Two ETFs For Global Yield
Although 10-year Treasury yields have tumbled 7.1 percent in the past five trading days, uncertainty regarding the future of the Federal Reserve's quantitative easing program lingers and that could lead rates higher yet again.
When 10-year Treasuries were recently flirting with yields of three percent, that yield was not only well above that of the S&P 500, but some popular dividend ETFs as well. For investors, the good news is there are plenty of global dividend ETFs that yield well above three percent.
Related: Nifty New Dividend ETFs.
"S&P Capital IQ Global Equity Strategist Alec Young notes that with the exception of Japan, major foreign stock markets in Europe, Latin America, Canada, Australia and emerging Asia all yield more than their U.S. counterpart, with payouts ranging from 3.0%-4.5%, vs. only 2.0% for the S&P 500 Index. Young adds that the year to date international equity underperformance relative to U.S. stocks has left foreign dividend yields higher due to limited capital appreciation," said the research firm in a new note.
S&P Capital IQ has Buy or Strong Buy ratings on eight American depository receipts that yield more than three percent, including France's Total (NYSE: TOT), Europe's third-largest oil company, and Brazil's Vale (NYSE: VALE), the world' largest iron ore maker. The research is also somewhat encouraged by a pair of international dividend ETFs, one of which is the SPDR S&P International Dividend ETF (NYSE: DWX).
Home to over $1.3 billion in assets under management, DWX earns a Marketweight rating from S&P Captial IQ. DWX charges 0.45 percent per year and sports a dividend yield of 6.72 percent. At the sector level, financial services names dominate DWX with an allocation of 23.5 percent. Telecom and utilities garner weights of 18.5 and 12.6 percent, respectively.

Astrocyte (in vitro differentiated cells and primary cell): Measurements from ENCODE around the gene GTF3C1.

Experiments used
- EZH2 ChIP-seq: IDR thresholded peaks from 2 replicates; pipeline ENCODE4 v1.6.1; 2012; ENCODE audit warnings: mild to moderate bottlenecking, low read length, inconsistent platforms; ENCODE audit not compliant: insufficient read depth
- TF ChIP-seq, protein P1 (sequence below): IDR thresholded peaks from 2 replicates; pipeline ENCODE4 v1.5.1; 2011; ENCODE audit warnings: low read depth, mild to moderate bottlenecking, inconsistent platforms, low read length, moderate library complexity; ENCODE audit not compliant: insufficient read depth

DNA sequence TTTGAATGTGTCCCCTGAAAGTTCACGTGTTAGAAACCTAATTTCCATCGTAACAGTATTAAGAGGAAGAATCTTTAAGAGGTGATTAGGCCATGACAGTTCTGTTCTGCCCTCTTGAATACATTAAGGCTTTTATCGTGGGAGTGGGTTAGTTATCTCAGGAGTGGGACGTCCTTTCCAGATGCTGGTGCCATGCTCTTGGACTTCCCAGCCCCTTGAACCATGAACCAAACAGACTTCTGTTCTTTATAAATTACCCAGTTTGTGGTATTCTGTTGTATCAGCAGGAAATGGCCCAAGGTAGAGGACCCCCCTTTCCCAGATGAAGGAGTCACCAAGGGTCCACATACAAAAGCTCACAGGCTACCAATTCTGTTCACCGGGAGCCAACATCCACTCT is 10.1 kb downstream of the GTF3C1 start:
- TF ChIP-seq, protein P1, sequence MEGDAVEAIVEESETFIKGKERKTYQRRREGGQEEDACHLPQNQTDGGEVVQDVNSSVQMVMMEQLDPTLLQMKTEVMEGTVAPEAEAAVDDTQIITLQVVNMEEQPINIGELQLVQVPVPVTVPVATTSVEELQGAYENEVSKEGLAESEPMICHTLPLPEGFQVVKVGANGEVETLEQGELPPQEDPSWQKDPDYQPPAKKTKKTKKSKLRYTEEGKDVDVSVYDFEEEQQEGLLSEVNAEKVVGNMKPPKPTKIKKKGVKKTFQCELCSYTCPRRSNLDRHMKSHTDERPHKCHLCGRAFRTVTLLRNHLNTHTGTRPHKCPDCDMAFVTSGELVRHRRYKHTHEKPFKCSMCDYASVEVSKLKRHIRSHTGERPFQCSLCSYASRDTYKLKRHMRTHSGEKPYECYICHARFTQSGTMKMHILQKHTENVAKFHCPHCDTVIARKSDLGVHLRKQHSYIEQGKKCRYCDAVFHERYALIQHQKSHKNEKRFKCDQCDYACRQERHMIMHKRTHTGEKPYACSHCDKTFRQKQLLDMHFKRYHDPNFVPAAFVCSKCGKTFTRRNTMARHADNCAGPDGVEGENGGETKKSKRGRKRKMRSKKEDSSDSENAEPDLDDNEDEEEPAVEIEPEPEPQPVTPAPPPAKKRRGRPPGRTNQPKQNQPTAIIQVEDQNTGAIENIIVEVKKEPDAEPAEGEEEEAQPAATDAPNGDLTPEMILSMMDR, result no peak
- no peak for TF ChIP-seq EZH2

DWX offers exposure to 28 countries, though Australia is by far the largest country weight in the fund at 22.5 percent, two and a half times the allocation given to the U.K.
While DWX is mostly weighted toward developed markets, investors should note the ETF does feature exposure, albeit fractional in some cases, to 10 emerging markets, including South Africa, China and Brazil. Some emerging markets proving to be dividend growers and that could bode well for DWX in the future.
S&P Capital IQ also has a Marketweight rating on the $353.6 million First Trust Dow Jones Global Select Dividend Index Fund (NYSE: FGD). FGD is noticeably different from DWX on several levels. For example, the First Trust offering is a global ETF, not an ex-U.S. fund and that means the U.S. is the fund's largest country weight at 17 percent. Australia is next at 16.3 percent. FGD's top-10 country weights, which comprise nearly three-quarters of the fund's weight, are developed markets.
Companies need to meet certain criteria to be included in FGD's lineup, including "having a current-year dividend-per-share ratio that is greater than or equal to its five-year average annual dividend-per-share ratio and a five-year average payout ratio of less than or equal to 60% for U.S. and European companies; or less than or equal to 80% for all other countries," according to First Trust.
FGD, often overlooked in the international dividend ETF conversation, allocates a combined 61 percent of its weight to the telecom, industrial and financial services sectors. The ETF's 30-day SEC yield is almost 6.4 percent and FGD is up 5.2 percent year-to-date.
For more on ETFs, click here.
© 2016 Benzinga.com. Benzinga does not provide investment advice. All rights reserved.